Pay Attention to These SEO Ranking Factors

Of course, we think it’s important to have a solid understanding of Google Maps ranking factors before your business can rank high. Once you have a firm understanding, Google Maps marketing becomes another way to use SEO to drive website traffic and improve your business ranking online.

Here are the top ranking factors for Google Maps:

  1. Link signals
  2. Google My Business Signals
  3. Review signals
  4. On-page signals
  5. Behavioral signals
  6. Personalization
  7. Social signals
  8. Citation signals

Let’s keep in mind that the local algorithm works differently from Google’s organic search algorithm. According to Google, the algorithm analyzes listed signals and ranks listings based on the following three factors:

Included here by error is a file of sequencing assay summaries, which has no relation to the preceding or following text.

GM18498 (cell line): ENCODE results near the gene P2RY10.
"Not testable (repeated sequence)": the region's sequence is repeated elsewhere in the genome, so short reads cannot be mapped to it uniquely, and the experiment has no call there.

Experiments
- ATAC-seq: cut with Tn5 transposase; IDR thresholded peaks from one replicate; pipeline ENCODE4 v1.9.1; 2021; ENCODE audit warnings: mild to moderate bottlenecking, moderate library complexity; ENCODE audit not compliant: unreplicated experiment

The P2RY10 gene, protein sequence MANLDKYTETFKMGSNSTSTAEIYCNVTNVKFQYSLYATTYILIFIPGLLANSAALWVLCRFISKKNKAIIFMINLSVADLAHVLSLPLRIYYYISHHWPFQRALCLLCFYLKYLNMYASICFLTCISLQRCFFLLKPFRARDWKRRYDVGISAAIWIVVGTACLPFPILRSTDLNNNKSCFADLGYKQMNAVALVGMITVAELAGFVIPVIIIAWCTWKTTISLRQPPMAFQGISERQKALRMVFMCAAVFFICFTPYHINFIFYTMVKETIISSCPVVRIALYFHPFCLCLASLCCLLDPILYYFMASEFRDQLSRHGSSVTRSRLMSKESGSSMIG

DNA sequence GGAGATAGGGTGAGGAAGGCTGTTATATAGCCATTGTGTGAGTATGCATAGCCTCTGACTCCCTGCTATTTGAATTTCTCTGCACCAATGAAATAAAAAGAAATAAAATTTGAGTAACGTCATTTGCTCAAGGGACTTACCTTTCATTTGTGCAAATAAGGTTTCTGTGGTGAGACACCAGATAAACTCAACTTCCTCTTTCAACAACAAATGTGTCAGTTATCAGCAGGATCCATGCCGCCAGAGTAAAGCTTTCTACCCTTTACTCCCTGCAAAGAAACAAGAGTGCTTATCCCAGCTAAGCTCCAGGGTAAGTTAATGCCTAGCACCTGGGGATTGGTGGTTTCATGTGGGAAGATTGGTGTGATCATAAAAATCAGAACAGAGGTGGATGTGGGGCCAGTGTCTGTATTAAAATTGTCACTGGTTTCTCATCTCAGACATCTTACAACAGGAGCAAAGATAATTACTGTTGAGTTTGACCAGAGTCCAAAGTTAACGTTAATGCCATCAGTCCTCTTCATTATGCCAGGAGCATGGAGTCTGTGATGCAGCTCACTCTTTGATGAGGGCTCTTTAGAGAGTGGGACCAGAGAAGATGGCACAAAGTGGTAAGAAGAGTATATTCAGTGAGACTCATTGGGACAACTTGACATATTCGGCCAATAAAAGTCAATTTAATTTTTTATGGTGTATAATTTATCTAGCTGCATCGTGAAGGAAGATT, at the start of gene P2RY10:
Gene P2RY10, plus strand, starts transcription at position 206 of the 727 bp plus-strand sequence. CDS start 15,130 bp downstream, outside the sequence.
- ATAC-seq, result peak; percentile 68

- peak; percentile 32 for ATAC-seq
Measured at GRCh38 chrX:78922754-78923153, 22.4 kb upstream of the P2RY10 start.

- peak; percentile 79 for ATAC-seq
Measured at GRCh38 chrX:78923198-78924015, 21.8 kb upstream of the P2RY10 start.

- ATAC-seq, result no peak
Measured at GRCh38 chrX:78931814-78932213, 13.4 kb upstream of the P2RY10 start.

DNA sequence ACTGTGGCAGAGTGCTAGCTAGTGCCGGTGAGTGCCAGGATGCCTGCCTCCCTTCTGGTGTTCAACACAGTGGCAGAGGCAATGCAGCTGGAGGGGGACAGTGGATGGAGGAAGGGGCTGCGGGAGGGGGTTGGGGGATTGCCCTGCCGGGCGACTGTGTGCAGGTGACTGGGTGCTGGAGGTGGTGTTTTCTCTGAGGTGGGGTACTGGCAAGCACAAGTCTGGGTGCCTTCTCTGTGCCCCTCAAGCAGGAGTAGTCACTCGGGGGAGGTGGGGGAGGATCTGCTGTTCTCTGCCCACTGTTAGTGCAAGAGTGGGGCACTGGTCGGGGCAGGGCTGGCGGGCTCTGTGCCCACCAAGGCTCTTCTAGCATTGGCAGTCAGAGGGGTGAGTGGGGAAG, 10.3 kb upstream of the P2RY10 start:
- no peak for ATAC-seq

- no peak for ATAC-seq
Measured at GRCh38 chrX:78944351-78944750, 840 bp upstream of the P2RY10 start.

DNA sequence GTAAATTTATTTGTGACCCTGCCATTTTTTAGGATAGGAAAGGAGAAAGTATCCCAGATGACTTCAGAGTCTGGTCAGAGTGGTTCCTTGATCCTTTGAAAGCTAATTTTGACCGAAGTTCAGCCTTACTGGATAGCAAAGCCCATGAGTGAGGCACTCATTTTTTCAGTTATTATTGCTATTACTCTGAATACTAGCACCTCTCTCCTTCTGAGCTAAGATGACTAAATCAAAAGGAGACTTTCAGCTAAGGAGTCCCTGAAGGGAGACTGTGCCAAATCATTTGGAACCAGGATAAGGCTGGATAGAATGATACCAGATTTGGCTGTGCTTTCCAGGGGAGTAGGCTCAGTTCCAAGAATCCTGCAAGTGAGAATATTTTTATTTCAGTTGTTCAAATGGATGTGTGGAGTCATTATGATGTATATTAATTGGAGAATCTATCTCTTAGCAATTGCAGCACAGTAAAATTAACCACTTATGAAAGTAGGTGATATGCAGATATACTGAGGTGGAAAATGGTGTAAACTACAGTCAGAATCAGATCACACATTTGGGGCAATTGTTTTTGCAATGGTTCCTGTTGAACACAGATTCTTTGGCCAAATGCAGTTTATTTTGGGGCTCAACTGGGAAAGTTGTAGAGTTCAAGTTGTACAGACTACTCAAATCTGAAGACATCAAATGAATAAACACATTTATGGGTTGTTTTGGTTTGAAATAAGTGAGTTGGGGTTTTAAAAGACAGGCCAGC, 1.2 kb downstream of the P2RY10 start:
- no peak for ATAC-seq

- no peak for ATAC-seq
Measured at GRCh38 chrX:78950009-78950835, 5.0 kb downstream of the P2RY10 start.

Proximity: How close is the searcher to the business?

Prominence: How much popularity does the business have?

Relevance: How relevant is the ?

Now that you know how the local algorithm works, it’s time to discuss how to optimize your GMB profile to improve your business’ ranking in Google Maps.

How to Optimize for Google Maps

To start with the optimizations, make sure all of your business information is filled out and 100% accurate. This includes adding the services you offer along with descriptions of those services.

Get More Reviews

One of the most important factors for ranking in Google Maps is customer experience––namely, customer reviews. Reviews can help you build up social proof, manage customer expectations, and sell your product or service before prospective customers ever get in touch with you.